Mich. fire dept.: Mutual aid not so mutual
Muskegon Township Fire Chief David Glotzbach said they are willing to help neighboring fire departments, but the favor is not being returned
By FireRescue1 Staff
MUSKEGON TOWNSHIP, Mich. — A fire department is claiming that their mutual aid agreement with other departments is not beneficial for them.
FOX17 reported that Muskegon Township Fire Chief David Glotzbach and Township Supervisor David Kieft said they are not receiving the same help they give neighboring fire departments.
“As firefighters, we don’t like to tell people no, we want to respond and we want to be there,” Chief Glotzbach said. “There comes a limit where we just can’t be everywhere for everyone, and that’s part of this dilemma that we’re all facing.”
“What’s the solution to the problem?” Kieft said. “You don’t mind helping your neighbor on a temporary basis, but when it continues to go on, obviously it’s a problem.”
Kieft wrote a letter to Muskegon City Manager Frank Peterson, saying he is “disheartened” after Peterson called for mutual aid from Muskegon Township, but said the city did not need any more firefighters and cut $900,000 from the department’s budget.
“These additional calls are placing a burden on our fire department as our resources are only adequate to provide occasional, temporary assistance to other jurisdictions,” the letter said. “In addition, many of these calls are of the ordinary, routine variety that a local fire department should be able to cover with their own resources.”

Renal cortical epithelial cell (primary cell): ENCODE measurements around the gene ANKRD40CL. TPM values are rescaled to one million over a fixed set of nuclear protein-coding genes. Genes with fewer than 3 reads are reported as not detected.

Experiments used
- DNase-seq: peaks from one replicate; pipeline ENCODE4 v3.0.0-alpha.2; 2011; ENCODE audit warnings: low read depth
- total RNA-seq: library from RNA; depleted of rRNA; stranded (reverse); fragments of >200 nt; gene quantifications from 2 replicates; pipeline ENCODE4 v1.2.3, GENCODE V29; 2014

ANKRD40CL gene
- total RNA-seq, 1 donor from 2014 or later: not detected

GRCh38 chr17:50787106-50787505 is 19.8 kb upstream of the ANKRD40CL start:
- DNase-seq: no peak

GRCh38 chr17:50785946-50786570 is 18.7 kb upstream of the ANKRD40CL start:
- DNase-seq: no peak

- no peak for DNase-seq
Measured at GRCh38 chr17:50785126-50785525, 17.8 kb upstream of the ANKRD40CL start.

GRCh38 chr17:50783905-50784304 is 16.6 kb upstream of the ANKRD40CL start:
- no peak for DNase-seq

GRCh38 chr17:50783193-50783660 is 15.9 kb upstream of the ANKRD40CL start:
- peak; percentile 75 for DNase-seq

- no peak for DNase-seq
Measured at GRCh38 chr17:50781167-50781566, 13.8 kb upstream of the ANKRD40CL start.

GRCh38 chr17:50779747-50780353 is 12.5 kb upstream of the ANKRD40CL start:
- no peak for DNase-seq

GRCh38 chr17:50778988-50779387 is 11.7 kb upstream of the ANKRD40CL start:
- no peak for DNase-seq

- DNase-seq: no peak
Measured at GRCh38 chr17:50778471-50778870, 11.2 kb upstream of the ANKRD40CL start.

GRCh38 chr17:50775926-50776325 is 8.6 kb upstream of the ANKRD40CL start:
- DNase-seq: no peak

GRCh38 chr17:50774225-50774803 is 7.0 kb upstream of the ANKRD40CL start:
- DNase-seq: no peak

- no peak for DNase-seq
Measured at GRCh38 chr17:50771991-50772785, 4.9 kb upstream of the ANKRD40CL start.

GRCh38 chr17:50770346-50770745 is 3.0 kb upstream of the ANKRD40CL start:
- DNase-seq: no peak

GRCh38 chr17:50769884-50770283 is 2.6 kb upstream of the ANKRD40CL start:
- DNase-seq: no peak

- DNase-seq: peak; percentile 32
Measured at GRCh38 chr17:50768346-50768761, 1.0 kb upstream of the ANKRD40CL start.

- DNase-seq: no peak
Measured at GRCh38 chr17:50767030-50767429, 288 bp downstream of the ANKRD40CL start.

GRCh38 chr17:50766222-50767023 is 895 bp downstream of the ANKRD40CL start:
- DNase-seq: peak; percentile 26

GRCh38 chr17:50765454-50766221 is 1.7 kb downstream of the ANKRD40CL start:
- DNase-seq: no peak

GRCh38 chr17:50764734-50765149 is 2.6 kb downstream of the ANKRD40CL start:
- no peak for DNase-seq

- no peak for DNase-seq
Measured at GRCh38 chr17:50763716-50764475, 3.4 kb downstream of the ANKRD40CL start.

“One of the biggest heartburns is the fact that [Muskegon] made this decision to go whatever direction they’re going and reduce their staffing, and automatically assumed the neighbors would just help out,” Chief Glotzbach said. “And all of us are about helping our neighbors but a little heads up and understanding that we have limited resources is part of that.”
Muskegon Township has six firefighters when fully staffed who respond to around 2,200 calls a year, and the city of Muskegon has nine firefighters who respond to around 4,900 calls a year.
The city offered to reimburse the township for their help, but Kieft said they would rather come up with a long-term solution.